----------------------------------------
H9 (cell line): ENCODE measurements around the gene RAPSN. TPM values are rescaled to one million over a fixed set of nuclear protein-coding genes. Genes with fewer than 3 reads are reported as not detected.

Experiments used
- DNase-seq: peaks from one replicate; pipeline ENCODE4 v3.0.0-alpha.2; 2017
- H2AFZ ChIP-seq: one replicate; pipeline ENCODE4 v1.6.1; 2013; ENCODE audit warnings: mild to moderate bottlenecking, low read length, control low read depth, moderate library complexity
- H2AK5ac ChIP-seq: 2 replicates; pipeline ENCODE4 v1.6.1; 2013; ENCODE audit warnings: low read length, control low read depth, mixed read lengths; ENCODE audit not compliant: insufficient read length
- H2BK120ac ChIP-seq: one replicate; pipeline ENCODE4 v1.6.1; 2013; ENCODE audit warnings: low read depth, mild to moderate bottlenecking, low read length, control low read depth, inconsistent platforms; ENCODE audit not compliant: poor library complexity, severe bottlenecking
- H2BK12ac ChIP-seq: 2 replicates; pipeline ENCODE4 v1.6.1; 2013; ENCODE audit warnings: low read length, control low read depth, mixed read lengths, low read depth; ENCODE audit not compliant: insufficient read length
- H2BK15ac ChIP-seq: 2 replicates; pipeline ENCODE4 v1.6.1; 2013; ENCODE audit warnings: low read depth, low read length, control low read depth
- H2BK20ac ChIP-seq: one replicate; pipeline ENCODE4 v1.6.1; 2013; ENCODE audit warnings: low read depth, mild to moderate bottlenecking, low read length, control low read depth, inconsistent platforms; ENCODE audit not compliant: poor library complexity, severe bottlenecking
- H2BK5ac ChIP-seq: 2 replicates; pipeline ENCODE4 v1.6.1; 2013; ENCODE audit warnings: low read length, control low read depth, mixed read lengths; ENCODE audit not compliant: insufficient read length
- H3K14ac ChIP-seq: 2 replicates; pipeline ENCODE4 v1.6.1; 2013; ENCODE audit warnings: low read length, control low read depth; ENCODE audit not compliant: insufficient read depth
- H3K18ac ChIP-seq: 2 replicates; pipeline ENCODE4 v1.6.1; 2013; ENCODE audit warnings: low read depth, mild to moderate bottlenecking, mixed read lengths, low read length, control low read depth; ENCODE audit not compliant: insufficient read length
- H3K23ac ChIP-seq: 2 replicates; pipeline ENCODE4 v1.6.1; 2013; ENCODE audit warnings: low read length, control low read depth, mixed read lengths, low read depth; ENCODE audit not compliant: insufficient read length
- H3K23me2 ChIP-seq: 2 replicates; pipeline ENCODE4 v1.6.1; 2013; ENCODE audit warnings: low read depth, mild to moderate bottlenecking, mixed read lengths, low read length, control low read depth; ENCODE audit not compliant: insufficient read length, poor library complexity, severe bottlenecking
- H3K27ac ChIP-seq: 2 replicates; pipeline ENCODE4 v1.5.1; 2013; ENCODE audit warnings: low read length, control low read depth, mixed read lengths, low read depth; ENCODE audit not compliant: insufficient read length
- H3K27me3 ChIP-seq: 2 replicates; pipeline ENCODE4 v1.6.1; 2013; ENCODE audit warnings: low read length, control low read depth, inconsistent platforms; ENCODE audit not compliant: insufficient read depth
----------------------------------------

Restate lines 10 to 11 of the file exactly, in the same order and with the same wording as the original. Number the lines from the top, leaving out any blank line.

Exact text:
- H2BK5ac ChIP-seq: 2 replicates; pipeline ENCODE4 v1.6.1; 2013; ENCODE audit warnings: low read length, control low read depth, mixed read lengths; ENCODE audit not compliant: insufficient read length
- H3K14ac ChIP-seq: 2 replicates; pipeline ENCODE4 v1.6.1; 2013; ENCODE audit warnings: low read length, control low read depth; ENCODE audit not compliant: insufficient read depth